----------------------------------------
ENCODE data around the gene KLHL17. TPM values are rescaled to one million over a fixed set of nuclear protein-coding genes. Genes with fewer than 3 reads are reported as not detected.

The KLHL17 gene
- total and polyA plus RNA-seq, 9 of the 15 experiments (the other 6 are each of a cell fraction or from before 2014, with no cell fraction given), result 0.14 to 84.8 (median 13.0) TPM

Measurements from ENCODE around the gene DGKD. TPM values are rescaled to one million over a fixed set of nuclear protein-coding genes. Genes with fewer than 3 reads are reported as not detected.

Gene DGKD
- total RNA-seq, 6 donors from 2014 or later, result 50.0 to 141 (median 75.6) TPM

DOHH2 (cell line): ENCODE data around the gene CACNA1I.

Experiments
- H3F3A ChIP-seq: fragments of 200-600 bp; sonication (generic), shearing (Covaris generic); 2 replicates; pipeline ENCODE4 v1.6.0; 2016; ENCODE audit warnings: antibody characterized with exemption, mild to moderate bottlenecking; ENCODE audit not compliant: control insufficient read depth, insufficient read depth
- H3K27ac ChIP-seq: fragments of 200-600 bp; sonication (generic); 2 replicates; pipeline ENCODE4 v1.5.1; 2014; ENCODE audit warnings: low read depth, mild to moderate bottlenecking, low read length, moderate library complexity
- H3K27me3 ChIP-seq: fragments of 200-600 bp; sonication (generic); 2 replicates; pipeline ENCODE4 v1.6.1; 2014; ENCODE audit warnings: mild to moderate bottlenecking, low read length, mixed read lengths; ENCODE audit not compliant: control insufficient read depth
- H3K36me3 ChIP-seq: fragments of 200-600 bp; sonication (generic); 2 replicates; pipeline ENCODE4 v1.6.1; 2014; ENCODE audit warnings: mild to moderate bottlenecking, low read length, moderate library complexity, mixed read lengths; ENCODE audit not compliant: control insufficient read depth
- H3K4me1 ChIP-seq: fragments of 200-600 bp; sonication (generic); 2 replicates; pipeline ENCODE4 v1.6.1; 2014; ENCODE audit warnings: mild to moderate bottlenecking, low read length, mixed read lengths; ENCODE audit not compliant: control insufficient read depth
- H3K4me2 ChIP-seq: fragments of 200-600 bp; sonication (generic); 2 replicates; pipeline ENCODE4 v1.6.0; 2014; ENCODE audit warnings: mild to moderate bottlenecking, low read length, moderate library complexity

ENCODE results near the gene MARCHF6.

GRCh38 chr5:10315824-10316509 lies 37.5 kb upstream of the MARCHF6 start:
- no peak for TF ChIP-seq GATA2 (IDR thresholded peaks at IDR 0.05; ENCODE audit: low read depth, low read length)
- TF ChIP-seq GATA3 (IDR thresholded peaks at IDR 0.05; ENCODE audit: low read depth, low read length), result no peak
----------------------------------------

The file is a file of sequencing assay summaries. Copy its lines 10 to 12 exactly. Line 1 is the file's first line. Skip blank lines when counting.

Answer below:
- H3K27ac ChIP-seq: fragments of 200-600 bp; sonication (generic); 2 replicates; pipeline ENCODE4 v1.5.1; 2014; ENCODE audit warnings: low read depth, mild to moderate bottlenecking, low read length, moderate library complexity
- H3K27me3 ChIP-seq: fragments of 200-600 bp; sonication (generic); 2 replicates; pipeline ENCODE4 v1.6.1; 2014; ENCODE audit warnings: mild to moderate bottlenecking, low read length, mixed read lengths; ENCODE audit not compliant: control insufficient read depth
- H3K36me3 ChIP-seq: fragments of 200-600 bp; sonication (generic); 2 replicates; pipeline ENCODE4 v1.6.1; 2014; ENCODE audit warnings: mild to moderate bottlenecking, low read length, moderate library complexity, mixed read lengths; ENCODE audit not compliant: control insufficient read depth